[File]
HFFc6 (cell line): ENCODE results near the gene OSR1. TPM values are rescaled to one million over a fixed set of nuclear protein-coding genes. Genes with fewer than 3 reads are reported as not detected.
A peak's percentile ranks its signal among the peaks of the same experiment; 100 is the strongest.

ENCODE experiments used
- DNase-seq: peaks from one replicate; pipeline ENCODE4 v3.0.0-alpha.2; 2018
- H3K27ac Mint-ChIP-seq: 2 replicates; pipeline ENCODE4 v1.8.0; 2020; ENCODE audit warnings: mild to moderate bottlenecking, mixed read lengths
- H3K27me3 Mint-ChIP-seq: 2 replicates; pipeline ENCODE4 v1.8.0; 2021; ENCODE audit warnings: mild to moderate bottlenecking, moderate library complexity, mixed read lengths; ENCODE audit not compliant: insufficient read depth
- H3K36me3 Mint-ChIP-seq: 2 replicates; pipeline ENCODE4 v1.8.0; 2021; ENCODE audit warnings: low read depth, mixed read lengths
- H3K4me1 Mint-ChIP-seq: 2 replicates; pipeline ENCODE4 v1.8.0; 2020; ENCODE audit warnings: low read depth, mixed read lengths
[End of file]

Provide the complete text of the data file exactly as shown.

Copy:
HFFc6 (cell line): ENCODE results near the gene OSR1. TPM values are rescaled to one million over a fixed set of nuclear protein-coding genes. Genes with fewer than 3 reads are reported as not detected.
A peak's percentile ranks its signal among the peaks of the same experiment; 100 is the strongest.

ENCODE experiments used
- DNase-seq: peaks from one replicate; pipeline ENCODE4 v3.0.0-alpha.2; 2018
- H3K27ac Mint-ChIP-seq: 2 replicates; pipeline ENCODE4 v1.8.0; 2020; ENCODE audit warnings: mild to moderate bottlenecking, mixed read lengths
- H3K27me3 Mint-ChIP-seq: 2 replicates; pipeline ENCODE4 v1.8.0; 2021; ENCODE audit warnings: mild to moderate bottlenecking, moderate library complexity, mixed read lengths; ENCODE audit not compliant: insufficient read depth
- H3K36me3 Mint-ChIP-seq: 2 replicates; pipeline ENCODE4 v1.8.0; 2021; ENCODE audit warnings: low read depth, mixed read lengths
- H3K4me1 Mint-ChIP-seq: 2 replicates; pipeline ENCODE4 v1.8.0; 2020; ENCODE audit warnings: low read depth, mixed read lengths